12 Strategies to Curb Overspending

How to approach your finances to achieve your long-term goals

We all have long-term financial goals that we want to achieve, such as saving up for retirement.

However, daily temptations, such as having a fancy dinner at a restaurant, buying a new gadget or going on a nice vacation, must be resisted frequently to achieve these goals.

Unfortunately, our brain’s reward system is geared in a way that often prefers immediately accessible short-term rewards over long-term goals without any immediate pleasure. Thus, self-control is needed to resist spending urges in everyday life.

Which psychological financial self-control strategies are actually effective?

In a new study, just published in the journal PLOS ONE, Davydenko and co-workers (2021) conducted a meta-analysis of financial self-control strategies in the academic literature to find out which psychological financial control strategies are effective.

A meta-analysis is a statistical analysis that integrates the results of many different scientific studies. It has the advantage of having a larger sample size, increasing statistical power, and rendering the analysis less likely to be affected by characteristics of individual studies.

The scientists included 15 different articles with a total of 29 studies that tested 12 different financial self-control strategies in their meta-analysis. Across all 29 studies, data from 12,316 volunteers were included.

The 12 financial control strategies identified in the analysis were:

  1. Using a retirement savings projection plan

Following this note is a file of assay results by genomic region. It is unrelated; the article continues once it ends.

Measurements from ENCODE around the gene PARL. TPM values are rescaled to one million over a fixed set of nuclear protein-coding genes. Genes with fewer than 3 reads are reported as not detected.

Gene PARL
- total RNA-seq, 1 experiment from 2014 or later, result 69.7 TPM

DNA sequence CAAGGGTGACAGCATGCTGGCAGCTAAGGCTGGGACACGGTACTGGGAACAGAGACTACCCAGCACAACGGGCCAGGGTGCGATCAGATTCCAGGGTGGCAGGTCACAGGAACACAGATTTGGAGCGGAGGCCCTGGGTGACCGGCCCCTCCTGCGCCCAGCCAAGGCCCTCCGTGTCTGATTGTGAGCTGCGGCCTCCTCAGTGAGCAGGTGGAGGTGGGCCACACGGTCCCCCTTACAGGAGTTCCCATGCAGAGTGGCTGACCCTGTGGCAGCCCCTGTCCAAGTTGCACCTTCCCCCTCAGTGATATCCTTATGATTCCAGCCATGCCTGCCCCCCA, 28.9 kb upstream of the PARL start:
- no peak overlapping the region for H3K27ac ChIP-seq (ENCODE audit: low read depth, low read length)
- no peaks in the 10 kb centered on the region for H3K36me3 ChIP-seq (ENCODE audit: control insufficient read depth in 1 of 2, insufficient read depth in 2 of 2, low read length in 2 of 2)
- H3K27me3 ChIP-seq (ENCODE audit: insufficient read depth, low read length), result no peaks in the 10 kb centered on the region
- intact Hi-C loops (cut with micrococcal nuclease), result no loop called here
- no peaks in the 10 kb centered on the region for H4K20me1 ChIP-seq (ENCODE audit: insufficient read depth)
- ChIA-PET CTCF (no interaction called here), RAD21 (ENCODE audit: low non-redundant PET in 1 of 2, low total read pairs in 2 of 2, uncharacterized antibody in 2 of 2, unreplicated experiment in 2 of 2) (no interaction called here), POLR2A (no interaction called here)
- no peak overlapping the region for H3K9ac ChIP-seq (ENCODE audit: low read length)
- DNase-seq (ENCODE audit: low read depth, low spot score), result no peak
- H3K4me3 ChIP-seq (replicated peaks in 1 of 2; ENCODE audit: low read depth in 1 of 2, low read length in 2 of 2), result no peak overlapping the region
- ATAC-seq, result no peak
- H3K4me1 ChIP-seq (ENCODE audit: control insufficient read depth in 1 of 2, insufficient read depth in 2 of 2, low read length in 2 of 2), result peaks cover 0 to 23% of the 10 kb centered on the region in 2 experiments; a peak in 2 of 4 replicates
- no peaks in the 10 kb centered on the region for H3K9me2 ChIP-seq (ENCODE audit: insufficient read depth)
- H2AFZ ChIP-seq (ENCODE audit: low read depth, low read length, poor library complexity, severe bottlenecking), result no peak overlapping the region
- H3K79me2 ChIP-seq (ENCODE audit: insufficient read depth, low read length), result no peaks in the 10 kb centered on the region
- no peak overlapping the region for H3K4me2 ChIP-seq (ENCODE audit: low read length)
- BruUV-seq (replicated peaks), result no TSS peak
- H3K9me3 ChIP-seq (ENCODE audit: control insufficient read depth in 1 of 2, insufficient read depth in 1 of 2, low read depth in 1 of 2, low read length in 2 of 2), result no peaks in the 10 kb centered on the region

2. Planning purchases with a shopping list
  3. Considering why you are pursuing the goal
  4. Paying with cash as opposed to cards
  5. Tracking weekly saving deposits
  6. Using a savings account with no early withdrawals
  7. Keeping budgets for shopping trips
  8. Anticipating future regret over purchases
  9. Setting specific saving goals
  10. Keeping cash in bills in general
  11. Keeping cash specifically in large denomination bills
  12. Making money hard to access

The good news is: Across all studies, financial control strategies significantly helped volunteers curb spending or increase saving. Thus, psychological financial control strategies do work well in general!

The scientists further analyzed the data to find out whether proactive financial control strategies (strategies that focused on what people can do to control spending before they encounter a tempting situation) or reactive financial control strategies (strategies that focused on what people can do during a tempting situation) were more successful.

However, the analysis revealed that both types of strategies were equally effective. Taken together, which financial self-control strategies one uses to reduce overspending doesn’t matter that much, as long as it is used continuously.

Which financial self-control strategies are promoted online?

In a second analysis, they investigated which financial self-control strategies are promoted online by analyzing the content of websites focusing on financial self-control. The scientists were able to identify 104 websites that included 1,950 suggestions for how to reduce spending or increase savings.

These were the top 10 financial self-control strategies that were promoted online: